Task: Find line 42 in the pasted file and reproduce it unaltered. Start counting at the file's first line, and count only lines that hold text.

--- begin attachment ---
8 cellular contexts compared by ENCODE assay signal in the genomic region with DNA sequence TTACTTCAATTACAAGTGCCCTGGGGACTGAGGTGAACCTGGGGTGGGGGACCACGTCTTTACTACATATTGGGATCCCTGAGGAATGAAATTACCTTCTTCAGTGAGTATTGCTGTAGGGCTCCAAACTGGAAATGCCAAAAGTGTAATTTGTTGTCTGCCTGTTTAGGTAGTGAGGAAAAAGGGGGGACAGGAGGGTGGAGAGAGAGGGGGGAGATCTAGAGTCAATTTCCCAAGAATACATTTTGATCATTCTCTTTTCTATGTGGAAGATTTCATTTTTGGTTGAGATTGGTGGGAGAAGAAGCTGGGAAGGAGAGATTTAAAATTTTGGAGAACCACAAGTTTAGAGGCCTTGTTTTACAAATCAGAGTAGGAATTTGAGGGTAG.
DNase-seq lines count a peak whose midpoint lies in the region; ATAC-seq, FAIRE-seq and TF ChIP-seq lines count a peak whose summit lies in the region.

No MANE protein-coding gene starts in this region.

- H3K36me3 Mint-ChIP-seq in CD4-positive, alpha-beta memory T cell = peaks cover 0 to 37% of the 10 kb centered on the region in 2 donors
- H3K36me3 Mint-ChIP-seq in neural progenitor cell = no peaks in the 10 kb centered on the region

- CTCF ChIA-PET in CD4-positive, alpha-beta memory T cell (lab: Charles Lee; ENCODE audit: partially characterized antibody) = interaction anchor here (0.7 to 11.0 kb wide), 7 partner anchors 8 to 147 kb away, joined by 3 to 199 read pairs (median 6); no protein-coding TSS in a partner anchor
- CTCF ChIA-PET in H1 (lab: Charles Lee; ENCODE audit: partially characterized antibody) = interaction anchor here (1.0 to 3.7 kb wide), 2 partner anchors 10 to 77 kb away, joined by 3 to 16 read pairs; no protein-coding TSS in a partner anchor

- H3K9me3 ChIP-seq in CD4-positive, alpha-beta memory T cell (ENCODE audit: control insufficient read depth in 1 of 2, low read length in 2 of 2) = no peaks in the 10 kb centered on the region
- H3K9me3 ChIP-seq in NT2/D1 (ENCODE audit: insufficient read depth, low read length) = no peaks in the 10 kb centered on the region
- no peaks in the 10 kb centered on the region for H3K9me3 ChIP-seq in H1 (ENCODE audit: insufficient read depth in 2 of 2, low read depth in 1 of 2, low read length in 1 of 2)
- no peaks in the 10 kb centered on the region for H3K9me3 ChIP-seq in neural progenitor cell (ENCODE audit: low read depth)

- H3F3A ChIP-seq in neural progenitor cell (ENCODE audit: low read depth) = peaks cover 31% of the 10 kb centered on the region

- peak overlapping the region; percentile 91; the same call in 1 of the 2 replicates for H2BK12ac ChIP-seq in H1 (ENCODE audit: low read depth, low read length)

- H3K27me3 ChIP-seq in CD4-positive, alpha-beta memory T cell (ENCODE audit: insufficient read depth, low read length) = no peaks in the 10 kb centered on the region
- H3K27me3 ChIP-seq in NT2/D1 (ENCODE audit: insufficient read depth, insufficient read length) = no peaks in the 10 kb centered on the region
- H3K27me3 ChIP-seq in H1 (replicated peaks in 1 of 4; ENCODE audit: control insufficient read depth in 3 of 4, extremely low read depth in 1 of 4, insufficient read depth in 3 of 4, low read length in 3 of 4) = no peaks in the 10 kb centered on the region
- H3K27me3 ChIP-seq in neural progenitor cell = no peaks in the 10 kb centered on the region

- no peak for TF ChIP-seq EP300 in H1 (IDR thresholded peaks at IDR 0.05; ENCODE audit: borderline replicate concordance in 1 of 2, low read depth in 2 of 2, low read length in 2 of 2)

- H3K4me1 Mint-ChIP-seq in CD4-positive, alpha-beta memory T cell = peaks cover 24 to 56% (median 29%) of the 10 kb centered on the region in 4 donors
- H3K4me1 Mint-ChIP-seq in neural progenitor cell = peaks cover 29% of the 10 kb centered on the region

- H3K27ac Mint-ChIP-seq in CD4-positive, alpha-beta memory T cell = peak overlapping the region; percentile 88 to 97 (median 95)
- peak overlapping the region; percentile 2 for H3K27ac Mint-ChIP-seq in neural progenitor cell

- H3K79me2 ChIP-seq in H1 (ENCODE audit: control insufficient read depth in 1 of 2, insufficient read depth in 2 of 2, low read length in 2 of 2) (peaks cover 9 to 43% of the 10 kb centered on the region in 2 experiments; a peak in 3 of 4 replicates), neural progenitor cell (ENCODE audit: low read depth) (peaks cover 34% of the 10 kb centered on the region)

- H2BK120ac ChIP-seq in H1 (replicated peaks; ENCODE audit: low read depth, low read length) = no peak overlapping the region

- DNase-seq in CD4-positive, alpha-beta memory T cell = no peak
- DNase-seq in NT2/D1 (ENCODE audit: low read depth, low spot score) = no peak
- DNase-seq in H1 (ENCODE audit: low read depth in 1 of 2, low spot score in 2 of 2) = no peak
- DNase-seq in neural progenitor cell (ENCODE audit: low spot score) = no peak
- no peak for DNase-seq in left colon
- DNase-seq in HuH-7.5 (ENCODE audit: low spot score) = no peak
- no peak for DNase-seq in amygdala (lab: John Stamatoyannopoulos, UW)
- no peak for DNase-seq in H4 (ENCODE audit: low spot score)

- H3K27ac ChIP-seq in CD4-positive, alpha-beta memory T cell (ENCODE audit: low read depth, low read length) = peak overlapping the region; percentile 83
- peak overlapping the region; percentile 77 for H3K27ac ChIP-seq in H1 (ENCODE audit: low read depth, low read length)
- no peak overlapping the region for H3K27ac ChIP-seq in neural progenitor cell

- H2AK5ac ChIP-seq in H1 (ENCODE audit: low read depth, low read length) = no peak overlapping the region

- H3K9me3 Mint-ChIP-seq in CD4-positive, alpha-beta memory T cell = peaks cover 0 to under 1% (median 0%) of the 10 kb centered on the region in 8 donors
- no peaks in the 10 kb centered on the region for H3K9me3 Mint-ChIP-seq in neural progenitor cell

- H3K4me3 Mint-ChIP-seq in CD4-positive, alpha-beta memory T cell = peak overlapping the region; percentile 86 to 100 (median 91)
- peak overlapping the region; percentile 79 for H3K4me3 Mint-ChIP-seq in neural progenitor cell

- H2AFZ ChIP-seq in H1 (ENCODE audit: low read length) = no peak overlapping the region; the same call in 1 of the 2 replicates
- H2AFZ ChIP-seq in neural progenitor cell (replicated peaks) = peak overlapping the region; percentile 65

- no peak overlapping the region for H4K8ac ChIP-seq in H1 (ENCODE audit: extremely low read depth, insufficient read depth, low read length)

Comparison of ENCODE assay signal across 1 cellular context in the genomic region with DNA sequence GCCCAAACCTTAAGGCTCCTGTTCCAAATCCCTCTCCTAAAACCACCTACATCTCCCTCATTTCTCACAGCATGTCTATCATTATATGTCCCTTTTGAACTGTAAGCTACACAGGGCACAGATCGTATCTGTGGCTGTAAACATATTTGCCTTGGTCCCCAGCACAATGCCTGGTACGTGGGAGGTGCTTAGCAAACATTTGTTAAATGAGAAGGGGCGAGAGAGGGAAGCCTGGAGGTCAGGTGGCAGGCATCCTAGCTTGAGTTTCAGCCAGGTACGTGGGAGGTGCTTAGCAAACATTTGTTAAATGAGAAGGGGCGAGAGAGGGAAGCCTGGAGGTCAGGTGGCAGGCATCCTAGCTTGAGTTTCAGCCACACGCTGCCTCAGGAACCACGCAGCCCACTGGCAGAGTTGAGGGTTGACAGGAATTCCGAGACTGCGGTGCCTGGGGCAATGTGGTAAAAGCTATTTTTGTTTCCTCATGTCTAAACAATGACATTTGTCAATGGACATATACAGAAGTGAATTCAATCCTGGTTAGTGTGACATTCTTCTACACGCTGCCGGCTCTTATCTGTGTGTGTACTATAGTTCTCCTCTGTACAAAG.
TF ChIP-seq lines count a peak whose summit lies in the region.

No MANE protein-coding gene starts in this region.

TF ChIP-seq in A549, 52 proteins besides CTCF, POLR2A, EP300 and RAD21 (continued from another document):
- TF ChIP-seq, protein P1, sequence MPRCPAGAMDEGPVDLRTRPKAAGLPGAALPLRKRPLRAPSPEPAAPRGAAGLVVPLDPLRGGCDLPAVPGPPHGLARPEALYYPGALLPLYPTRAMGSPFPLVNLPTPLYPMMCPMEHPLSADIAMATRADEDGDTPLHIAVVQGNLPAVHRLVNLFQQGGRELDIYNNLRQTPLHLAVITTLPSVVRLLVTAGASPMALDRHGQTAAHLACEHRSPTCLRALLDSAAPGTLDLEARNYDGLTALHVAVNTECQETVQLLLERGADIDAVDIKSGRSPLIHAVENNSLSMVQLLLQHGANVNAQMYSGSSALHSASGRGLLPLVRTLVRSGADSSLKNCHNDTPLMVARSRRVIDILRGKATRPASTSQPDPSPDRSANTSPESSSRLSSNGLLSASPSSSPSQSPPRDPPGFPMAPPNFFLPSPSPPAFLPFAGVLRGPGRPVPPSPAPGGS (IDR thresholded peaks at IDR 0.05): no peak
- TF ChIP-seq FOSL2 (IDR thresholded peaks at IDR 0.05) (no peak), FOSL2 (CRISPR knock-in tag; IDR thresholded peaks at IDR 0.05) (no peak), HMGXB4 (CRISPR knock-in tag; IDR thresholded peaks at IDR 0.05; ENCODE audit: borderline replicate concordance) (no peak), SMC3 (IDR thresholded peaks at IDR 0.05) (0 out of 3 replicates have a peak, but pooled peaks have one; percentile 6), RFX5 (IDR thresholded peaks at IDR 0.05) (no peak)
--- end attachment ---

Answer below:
- H2AFZ ChIP-seq in neural progenitor cell (replicated peaks) = peak overlapping the region; percentile 65